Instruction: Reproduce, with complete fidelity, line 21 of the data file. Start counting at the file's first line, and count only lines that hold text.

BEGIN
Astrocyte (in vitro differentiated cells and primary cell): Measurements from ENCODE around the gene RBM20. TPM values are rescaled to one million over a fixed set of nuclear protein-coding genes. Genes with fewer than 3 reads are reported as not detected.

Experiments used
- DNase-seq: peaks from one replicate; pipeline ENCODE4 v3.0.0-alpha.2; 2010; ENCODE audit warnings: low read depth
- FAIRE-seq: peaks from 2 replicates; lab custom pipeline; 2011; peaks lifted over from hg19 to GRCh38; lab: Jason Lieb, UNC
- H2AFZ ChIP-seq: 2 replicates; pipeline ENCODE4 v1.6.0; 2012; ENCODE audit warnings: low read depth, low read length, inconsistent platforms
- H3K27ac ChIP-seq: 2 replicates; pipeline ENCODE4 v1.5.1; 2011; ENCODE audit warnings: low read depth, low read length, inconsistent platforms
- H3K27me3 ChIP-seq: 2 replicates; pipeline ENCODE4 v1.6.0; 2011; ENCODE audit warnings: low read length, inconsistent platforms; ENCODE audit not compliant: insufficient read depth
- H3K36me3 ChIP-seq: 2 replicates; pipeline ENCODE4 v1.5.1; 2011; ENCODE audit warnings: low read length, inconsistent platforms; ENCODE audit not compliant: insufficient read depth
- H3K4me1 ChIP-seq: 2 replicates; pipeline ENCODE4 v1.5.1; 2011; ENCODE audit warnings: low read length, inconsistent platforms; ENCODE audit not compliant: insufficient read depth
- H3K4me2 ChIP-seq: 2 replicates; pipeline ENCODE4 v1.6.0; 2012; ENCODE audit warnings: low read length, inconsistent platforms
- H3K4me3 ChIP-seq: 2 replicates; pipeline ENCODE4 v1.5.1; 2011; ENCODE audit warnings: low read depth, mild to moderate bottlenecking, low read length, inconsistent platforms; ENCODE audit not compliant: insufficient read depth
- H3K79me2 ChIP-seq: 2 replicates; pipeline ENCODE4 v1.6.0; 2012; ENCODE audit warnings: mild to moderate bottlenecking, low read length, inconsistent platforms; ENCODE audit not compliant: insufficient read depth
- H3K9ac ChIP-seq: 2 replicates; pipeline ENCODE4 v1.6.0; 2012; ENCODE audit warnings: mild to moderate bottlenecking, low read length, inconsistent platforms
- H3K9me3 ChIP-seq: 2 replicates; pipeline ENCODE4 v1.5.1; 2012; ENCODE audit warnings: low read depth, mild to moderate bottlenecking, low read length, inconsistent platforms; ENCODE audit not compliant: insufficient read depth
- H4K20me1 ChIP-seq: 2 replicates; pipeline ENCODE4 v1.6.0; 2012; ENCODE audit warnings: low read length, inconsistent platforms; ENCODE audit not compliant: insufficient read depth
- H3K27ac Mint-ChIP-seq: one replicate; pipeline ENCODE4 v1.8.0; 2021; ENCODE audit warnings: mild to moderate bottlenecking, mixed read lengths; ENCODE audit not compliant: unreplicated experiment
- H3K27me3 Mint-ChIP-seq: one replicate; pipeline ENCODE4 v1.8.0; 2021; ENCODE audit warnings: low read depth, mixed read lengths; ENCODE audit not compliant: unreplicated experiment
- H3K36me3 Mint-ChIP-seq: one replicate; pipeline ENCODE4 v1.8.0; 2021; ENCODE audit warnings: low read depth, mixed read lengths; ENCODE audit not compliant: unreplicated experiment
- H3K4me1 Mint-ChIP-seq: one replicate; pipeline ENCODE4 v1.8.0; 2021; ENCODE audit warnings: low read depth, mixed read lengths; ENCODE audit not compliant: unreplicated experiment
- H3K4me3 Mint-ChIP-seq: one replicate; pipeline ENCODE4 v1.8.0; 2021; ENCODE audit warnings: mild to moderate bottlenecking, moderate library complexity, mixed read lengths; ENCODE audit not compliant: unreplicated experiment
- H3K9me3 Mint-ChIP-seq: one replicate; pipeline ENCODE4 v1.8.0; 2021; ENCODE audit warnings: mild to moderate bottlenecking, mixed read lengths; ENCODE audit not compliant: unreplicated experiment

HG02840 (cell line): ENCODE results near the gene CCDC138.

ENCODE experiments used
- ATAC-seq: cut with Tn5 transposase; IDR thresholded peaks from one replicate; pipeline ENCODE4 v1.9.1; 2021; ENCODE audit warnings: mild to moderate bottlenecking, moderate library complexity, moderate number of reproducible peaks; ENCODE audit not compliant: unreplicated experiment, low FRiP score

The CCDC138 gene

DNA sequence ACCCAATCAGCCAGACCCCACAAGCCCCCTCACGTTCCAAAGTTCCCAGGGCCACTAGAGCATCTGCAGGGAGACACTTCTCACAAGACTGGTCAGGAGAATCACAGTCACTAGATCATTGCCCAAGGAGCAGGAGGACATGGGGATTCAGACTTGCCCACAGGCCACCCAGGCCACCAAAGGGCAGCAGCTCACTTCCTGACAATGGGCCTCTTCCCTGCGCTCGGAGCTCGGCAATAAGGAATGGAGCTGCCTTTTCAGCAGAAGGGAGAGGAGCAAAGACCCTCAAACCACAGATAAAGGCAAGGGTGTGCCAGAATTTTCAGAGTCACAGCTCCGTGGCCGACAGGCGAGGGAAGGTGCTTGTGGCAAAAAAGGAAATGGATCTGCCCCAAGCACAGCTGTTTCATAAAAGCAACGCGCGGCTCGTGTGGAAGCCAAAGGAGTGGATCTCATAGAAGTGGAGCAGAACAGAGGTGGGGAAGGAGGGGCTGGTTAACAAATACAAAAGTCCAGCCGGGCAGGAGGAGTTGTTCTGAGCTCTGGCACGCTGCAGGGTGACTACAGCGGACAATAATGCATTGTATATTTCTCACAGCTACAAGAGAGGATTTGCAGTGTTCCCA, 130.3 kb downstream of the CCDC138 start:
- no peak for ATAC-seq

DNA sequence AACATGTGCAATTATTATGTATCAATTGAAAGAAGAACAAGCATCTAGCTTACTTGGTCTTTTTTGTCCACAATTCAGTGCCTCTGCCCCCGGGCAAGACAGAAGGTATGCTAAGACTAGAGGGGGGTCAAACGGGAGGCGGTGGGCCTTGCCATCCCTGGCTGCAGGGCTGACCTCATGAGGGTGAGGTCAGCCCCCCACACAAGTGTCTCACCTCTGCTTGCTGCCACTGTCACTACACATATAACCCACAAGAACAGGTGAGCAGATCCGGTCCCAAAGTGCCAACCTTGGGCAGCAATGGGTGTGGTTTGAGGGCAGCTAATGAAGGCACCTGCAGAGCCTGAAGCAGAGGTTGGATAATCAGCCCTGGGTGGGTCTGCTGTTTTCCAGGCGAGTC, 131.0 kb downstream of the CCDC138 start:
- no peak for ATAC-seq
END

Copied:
- H3K9me3 Mint-ChIP-seq: one replicate; pipeline ENCODE4 v1.8.0; 2021; ENCODE audit warnings: mild to moderate bottlenecking, mixed read lengths; ENCODE audit not compliant: unreplicated experiment